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State v. Williams

Superior Court of Delaware, New Castle

March 26, 2015


Submitted: December 9, 2014 and amended on February 26, 2015 Decided: March 26, 2015


Eric M. Davis Judge

1. On or about April 29, 1998, a Delaware grand jury indicted David M. Williams on a number of charges. Prior to trial, the Court severed certain charges, creating case I.D. No. 9803018202A and I.D. No. 9803018202B.

2. In I.D. No. 9803018202B, a jury found David M. Williams guilty of Attempted Burglary Second Degree, Possession of Burglary Tools and Criminal Mischief Less Than $1000 on August 24, 1999. The Court declared, under 11 Del. C. § 4214(a), Mr. Williams a habitual offender and sentenced Mr. Williams on October 8, 1999. The Supreme Court of Delaware affirmed Mr. Williams' conviction on May 30, 2000.

3. Mr. Williams pled guilty to two charges in connection with I.D. No. 9803018202A. Mr. Williams pled guilty to Forgery Second and Attempted Escape. The Court sentenced Mr. Williams on these two charges on October 8, 1999.

4. Since being sentenced on October 8, 1999, Mr. Williams has previously filed nine motions for postconviction relief under Superior Court Criminal Rule 61. The Court denied the ninth motion for postconviction relief on December 11, 2013. Most recently, on December 9, 2014, Mr. Williams filed his tenth Superior Court Criminal Rule 61 motion (as amended on February 26, 2015, the "Tenth Motion").[1]

5. The relief requested in Tenth Motion is not entirely clear, however, Mr. Williams seems to contend he is entitled to postconviction relief for the following four reasons: (1) on I.D. No. 9803018202B, there is actual innocence based on newly discovered evidence; (2) on I.D. No. 9803018202B, Mr. Williams, who voluntarily went pro se to represent himself at trial, did not have enough time to prepare for trial; and, (3) on I.D. No. 9803018202B, the prosecutor stated at sentencing that Mr. Williams faced two potential life sentences under 11 Del. C. § 4214(a) when, according to Mr. Williams, the actual sentence under 11 Del. C. § 4214(a) could not have exceeded 16 years; and (4) on I.D. No. 9803018202A, Mr. Williams should be able to withdraw his guilty plea because the Court went outside the sentencing guidelines when sentencing Mr. Williams.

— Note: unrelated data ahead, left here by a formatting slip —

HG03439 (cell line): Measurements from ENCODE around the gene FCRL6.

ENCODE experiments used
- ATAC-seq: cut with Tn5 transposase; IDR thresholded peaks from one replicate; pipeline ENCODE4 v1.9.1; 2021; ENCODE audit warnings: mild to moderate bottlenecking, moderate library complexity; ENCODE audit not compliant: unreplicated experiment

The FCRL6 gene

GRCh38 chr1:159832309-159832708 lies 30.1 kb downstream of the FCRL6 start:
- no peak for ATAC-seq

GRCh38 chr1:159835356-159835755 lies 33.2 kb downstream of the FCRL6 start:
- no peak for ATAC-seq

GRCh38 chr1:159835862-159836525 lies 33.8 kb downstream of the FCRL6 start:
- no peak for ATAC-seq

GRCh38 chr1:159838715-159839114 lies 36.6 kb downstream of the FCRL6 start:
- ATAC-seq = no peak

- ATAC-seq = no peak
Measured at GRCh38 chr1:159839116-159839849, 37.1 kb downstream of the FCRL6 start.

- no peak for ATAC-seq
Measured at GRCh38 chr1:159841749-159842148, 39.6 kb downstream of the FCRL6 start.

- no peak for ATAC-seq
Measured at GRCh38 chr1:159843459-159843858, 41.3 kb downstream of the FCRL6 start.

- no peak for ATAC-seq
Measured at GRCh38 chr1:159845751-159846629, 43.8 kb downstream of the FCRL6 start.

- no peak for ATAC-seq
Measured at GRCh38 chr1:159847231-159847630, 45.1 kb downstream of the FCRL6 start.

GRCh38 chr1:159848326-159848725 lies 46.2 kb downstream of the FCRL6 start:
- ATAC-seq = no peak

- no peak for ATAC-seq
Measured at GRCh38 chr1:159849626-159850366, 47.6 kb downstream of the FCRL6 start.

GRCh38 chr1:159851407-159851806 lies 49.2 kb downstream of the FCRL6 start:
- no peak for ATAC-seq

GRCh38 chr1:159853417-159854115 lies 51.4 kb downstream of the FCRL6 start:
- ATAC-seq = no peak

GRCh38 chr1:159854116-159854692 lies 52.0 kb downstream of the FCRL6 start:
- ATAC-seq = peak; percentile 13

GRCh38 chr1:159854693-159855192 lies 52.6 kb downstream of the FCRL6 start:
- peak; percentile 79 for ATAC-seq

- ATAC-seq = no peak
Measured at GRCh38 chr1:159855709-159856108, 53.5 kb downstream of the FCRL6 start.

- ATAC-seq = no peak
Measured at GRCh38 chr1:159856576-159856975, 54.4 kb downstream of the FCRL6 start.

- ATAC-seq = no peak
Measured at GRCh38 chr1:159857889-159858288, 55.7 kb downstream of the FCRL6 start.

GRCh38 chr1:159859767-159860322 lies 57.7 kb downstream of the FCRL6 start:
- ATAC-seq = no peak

6. Superior Court Criminal Rule 61 governs motions for postconviction remedy. Before addressing the substantive merits of any claim for postconviction relief, the Court must determine whether the defendant has satisfied the procedural requirements of Superior Court Criminal Rule 61 ("Rule 61").[2] Rule 61(i) pertains to bars to relief. Under Rule 61(i)(1), "[a] motion for postconviction relief may not be filed more than one year after the judgment of conviction is final."[3] Under Rule 61(i)(2) any ground not asserted in a prior postconviction proceeding is barred "unless consideration of the claim is warranted in the interest of justice."[4] A defect under Rule 61(i)(1) or (2) will not bar a movant's "claim that the court lacked jurisdiction or . . . a colorable claim that there was a miscarriage of justice because of a constitutional violation that undermined the fundamental legality, reliability, integrity, or fairness of the proceedings leading to the judgment of conviction."[5]

7. Mr. Williams' Tenth Motion is procedurally barred as untimely under Rule 61(i)(1), as it was filed more than one year – here over 14 years – after his conviction became final. The Court has reviewed the Tenth Motion, the arguments made by Mr. Williams and has determined that no newly recognized rights could overcome the time limitation of Rule 61(i)(1).

8. Briefly, the Court sentencing outside the sentencing guidelines does not make a sentence illegal, [6] and the TIS guideline signed by Mr. Williams clearly states that no one promised him what the Court's sentence would be. Moreover, the Court could possibly impose a sentence of up to life imprisonment on any sentence under 11 Del. C. § 4214(a).[7]

9. Finally, Mr. Williams' actual innocence argument is implausible and too conclusory to support relief here. Mr. Williams claims that the DNA evidence taken from him does not match DNA evidence at the scene. Mr. Williams then claims that he was "cleared by DNA Evidence." First, DNA evidence known about and available prior to trial is not newly discovered evidence supporting an actual innocence claim.[8] Second, the case against Mr. Williams in I.D. No. 9803018202B did not rely entirely on DNA evidence. Without more than Mr. Williams' unsupported statements regarding DNA evidence, the Court finds Mr. Williams' argument too implausible to support a claim of actual innocence.

10. The Tenth Motion is also procedurally barred by Rule 61(i)(2) as a repetitive motion. Mr. Williams has filed numerous Criminal Rule 61 motions and never raised the grounds for relief asserted in the Tenth Motion as required under Rule 61(b)(2).

11. The Tenth Motion is SUMMARILY DISMISSED, as it plainly appears from the Motion and the record that Mr. ...

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